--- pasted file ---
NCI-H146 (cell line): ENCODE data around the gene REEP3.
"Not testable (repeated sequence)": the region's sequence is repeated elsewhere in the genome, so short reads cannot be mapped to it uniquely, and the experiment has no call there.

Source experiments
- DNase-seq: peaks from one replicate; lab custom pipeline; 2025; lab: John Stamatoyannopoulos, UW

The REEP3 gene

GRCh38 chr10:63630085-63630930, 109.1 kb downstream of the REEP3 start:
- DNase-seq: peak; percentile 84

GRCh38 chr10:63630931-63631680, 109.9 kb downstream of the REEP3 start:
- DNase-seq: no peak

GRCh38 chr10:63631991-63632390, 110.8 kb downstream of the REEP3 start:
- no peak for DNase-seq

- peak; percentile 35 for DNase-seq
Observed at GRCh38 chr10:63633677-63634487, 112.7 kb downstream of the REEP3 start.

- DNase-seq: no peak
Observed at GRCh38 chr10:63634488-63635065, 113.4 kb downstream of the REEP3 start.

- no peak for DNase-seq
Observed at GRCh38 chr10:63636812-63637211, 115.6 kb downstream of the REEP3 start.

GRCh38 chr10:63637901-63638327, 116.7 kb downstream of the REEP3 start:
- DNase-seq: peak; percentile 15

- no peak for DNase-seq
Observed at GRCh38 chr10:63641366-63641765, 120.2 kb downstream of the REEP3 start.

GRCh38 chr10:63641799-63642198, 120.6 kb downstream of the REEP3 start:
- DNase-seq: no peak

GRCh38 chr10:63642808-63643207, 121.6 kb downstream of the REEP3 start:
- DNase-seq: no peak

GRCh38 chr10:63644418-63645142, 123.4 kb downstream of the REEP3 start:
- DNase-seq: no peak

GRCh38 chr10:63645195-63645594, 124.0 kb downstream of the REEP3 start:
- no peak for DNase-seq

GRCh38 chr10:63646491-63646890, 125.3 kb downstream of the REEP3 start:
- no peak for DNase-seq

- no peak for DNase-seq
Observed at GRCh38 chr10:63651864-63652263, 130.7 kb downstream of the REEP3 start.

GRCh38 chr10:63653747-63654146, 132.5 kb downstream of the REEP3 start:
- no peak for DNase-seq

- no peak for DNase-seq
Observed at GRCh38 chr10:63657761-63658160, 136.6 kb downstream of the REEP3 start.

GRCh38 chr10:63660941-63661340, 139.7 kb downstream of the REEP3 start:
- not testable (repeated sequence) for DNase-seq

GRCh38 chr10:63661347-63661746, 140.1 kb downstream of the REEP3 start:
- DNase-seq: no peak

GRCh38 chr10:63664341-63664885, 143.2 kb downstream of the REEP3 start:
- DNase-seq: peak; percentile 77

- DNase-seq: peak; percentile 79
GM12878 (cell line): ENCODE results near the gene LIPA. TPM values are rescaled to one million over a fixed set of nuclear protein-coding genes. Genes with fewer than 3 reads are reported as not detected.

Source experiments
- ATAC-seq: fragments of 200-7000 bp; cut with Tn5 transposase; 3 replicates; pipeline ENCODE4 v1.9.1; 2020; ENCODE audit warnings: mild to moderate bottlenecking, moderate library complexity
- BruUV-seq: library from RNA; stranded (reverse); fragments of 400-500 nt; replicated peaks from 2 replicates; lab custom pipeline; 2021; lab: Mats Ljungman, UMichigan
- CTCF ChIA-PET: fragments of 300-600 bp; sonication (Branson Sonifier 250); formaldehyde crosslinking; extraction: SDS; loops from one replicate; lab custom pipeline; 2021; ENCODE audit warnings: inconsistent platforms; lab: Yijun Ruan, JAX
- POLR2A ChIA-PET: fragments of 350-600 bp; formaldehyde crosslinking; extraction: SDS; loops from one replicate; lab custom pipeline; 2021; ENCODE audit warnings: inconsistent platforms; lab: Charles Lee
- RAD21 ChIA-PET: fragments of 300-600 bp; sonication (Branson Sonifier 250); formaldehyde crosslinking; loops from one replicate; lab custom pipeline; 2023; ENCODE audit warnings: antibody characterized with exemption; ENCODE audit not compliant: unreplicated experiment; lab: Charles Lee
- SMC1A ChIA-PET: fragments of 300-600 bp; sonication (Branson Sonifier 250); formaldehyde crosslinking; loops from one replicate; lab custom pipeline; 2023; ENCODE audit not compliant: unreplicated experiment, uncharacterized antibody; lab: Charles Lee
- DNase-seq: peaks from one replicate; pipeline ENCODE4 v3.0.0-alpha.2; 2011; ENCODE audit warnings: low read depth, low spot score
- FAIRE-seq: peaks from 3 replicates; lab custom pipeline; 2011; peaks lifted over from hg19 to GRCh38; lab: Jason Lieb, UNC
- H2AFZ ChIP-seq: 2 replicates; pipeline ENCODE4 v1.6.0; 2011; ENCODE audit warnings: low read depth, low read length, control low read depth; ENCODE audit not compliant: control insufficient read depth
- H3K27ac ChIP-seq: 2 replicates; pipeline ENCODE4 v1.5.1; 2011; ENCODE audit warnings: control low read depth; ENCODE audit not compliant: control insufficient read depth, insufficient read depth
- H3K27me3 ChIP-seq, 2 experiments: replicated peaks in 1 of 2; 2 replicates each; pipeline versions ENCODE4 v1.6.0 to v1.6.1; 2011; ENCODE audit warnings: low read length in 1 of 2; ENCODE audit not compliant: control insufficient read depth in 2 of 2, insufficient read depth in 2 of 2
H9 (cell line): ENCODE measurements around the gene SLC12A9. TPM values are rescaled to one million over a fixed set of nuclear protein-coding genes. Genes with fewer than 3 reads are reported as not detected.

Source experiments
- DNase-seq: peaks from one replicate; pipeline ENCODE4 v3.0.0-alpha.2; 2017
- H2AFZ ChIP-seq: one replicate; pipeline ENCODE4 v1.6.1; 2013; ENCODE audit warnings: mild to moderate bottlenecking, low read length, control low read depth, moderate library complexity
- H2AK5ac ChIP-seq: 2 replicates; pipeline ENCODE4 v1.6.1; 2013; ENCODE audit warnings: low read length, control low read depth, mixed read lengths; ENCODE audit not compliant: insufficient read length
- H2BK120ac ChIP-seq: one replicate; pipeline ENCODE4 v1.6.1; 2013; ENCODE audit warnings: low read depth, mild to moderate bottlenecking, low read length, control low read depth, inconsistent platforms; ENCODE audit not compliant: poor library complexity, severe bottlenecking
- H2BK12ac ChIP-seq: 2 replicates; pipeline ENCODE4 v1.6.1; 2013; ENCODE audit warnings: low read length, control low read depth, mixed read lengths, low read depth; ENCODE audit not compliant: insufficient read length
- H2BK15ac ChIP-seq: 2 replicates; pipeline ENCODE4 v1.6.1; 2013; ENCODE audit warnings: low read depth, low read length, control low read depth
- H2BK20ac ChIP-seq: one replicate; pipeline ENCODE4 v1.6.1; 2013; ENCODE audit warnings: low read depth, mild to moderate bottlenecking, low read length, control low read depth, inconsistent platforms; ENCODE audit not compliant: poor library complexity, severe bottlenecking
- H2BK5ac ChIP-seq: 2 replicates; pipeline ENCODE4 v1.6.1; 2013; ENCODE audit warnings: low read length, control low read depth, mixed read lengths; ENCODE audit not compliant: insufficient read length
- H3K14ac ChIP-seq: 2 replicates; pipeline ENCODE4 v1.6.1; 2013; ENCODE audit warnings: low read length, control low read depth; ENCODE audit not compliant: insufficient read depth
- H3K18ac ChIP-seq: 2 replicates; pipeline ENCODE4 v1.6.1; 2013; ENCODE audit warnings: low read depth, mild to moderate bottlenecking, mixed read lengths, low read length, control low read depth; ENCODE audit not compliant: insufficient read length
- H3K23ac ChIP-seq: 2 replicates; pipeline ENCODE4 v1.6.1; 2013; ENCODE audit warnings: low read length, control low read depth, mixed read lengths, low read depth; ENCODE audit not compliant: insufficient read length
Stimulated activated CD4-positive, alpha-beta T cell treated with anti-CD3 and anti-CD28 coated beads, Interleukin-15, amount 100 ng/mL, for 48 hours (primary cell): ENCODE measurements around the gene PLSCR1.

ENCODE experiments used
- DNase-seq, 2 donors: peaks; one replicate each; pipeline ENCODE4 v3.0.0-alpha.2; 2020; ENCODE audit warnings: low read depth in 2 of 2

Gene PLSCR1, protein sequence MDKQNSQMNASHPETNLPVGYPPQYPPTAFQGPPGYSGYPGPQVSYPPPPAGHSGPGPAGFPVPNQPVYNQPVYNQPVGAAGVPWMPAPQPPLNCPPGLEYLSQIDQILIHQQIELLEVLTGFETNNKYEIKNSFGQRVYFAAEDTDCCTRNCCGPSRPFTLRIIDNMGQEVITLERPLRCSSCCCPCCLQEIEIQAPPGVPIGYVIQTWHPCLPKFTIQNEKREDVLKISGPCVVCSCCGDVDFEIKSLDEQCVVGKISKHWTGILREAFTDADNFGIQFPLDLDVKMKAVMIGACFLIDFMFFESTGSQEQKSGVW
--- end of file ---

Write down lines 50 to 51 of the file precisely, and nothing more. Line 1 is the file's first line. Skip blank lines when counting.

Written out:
- POLR2A ChIA-PET: fragments of 350-600 bp; formaldehyde crosslinking; extraction: SDS; loops from one replicate; lab custom pipeline; 2021; ENCODE audit warnings: inconsistent platforms; lab: Charles Lee
- RAD21 ChIA-PET: fragments of 300-600 bp; sonication (Branson Sonifier 250); formaldehyde crosslinking; loops from one replicate; lab custom pipeline; 2023; ENCODE audit warnings: antibody characterized with exemption; ENCODE audit not compliant: unreplicated experiment; lab: Charles Lee